General Plant Information (Edit)
Plant Habit: Tree
Life cycle: Perennial
Sun Requirements: Full Sun
Full Sun to Partial Shade
Partial or Dappled Shade
Water Preferences: Mesic
Soil pH Preferences: Neutral (6.6 – 7.3)
Slightly alkaline (7.4 – 7.8)
Minimum cold hardiness: Zone 4a -34.4 °C (-30 °F) to -31.7 °C (-25 °F)
Maximum recommended zone: Zone 10b
Plant Height: 20 - 60 feet
Plant Spread: 20 - 40 feet
Leaves: Deciduous
Fruit: Showy
Edible to birds
Fruiting Time: Summer
Other: June-July
Flowers: Inconspicuous
Blooms on old wood
Flower Color: Other: yellow-green
Bloom Size: Under 1"
Flower Time: Spring
Underground structures: Taproot
Suitable Locations: Street Tree
Espalier
Uses: Erosion control
Guardian plant
Shade Tree
Will Naturalize
Edible Parts: Fruit
Wildlife Attractant: Bees
Birds
Butterflies
Resistances: Drought tolerant
Propagation: Seeds: Self fertile
Stratify seeds: 60 days at 41 degrees F
Propagation: Other methods: Cuttings: Stem
Containers: Not suitable for containers
Miscellaneous: Dioecious
Conservation status: Endangered (EN)

Conservation status:
Conservation status: Endangered
Image
Common names
  • Red Mulberry
  • Moral
  • Red Mulberry Tree
  • Shah Toot

Comments:
  • Posted by ILPARW (southeast Pennsylvania - Zone 6b) on Nov 7, 2019 5:17 PM concerning plant:
    Red Mulberry is native from western Massachusetts & southern Vermont into far southeast Ontario to southeast Minnesota through central Kansas & Oklahoma through eastern Texas to southern Florida, usually in rich, moist soils, though it can grow in dry to draining wet soils. It does not tolerate bad or horrible urban soils like the much more common White Mulberry from China. The Red Mulberry is normally found as widely scattered trees and in areas of low levels of disturbance or none. The Chinese White Mulberry seeds itself around much more and grows together more thickly. Red Mulberry's leaves are 3 to 8 inches long and almost as wide, usually simple without lobes, but vigorous branches can have two-lobed or three lobed leaves, and the three-lobed leaves can be very deeply lobed. The margins of the leaves are shallowly toothed, sharp, and not as coarse as the White Mulberry. The leaves are not shiny and often are with a deep, rough texture. The stems are stout and brown, often with a little hairiness. Red Mulberry trees are more upright and open growing than the Chinese species. The female trees bear the dark red-purple cylindrical fruit clusters about 1 inch long, usually longer than the Chinese species, and I think a little better tasting, and loved by birds and mammals. I believe a bacterial blight from Asia lessened the numbers of the American species, which is one reason it is not common as it used to be, but a number of survivors are showing resistance. The species grows about 2 to 2.5 feet/year and lives about 75 to 100 years. Some native plant nurseries sell Red Mulberry, but one needs to check it out to see if it is really a full-blooded specimen rather than a hybrid. There are a number of hybrid trees out there that normally are more Asian than American, but the leaves are less shiny and are rougher.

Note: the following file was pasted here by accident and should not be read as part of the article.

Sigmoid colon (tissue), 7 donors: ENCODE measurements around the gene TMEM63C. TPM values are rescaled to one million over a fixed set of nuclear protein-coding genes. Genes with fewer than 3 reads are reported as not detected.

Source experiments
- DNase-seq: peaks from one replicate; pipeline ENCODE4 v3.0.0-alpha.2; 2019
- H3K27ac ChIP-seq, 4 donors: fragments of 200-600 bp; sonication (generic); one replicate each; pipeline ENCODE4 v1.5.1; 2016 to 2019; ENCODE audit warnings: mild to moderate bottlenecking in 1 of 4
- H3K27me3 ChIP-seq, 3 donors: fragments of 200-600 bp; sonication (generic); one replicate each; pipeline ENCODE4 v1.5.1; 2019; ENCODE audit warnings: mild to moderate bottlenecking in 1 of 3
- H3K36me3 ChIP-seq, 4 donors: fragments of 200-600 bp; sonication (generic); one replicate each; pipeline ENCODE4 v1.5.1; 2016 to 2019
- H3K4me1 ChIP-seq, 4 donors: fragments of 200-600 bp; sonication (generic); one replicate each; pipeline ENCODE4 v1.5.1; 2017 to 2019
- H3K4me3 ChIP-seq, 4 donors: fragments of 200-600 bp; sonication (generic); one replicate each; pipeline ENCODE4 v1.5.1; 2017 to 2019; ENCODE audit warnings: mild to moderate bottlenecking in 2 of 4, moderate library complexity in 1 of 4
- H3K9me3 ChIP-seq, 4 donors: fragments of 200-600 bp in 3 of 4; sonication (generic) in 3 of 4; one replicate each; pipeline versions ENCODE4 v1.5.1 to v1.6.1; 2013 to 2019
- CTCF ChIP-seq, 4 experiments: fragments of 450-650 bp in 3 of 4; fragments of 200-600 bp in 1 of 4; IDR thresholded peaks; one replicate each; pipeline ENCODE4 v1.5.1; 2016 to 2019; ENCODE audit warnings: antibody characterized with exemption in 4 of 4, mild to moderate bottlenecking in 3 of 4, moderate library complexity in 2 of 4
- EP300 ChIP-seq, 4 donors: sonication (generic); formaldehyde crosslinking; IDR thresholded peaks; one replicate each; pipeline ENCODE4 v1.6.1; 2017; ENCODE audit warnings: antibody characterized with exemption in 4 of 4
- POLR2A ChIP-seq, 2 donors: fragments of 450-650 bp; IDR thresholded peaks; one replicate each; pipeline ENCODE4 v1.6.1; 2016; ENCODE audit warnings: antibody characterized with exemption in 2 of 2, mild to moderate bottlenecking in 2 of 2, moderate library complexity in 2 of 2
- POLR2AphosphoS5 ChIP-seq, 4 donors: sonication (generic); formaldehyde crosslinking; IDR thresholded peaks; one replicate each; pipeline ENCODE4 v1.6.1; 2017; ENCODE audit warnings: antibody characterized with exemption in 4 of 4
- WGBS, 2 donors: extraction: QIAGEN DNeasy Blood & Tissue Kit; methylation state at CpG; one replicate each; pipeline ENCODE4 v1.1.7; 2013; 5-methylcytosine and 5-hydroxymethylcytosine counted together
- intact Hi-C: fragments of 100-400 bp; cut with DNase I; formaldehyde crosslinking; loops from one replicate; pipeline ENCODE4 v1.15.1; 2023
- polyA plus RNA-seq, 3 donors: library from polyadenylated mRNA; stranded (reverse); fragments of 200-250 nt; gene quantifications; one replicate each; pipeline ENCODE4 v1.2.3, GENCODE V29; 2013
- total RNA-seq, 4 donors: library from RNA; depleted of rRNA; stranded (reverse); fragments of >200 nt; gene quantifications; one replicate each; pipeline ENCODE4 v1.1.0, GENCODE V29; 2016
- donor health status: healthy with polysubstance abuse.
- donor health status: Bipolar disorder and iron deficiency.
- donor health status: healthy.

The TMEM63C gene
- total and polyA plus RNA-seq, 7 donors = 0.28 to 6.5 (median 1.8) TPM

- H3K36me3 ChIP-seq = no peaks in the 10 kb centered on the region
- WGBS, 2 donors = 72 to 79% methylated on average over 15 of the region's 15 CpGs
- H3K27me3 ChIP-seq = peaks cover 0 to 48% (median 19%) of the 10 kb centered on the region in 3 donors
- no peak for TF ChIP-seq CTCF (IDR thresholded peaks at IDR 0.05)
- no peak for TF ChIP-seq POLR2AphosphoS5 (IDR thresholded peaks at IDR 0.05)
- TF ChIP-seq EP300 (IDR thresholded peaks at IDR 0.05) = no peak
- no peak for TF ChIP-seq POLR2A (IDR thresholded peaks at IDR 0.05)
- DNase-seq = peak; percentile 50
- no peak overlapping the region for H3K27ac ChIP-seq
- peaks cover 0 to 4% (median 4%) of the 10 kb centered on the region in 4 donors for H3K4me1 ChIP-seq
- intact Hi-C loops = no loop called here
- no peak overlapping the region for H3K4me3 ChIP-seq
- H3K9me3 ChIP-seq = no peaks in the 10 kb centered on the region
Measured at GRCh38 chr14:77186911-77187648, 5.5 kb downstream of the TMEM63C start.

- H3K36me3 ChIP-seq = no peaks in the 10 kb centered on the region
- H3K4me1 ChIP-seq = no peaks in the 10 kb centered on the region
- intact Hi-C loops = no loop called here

• Posted by KentPfeiffer (Southeast Nebraska - Zone 5b) on Sep 10, 2012 9:34 PM concerning plant:
    Red mulberry is the native species of mulberry in North America. It's relatively uncommon now, found most often as an understory tree in high quality native woodlands. It is slowly being hybridized out of existance by the non-native, but much more common, White Mulberry (Morus alba).

  • Posted by KAMasud (Alpha Centauri - Zone 9a) on Dec 2, 2012 2:39 AM concerning plant:
    The ripe fruit is edible and is widely used in pies, tarts, wines, cordials and tea. Should be kept pruned to a height of six feet.
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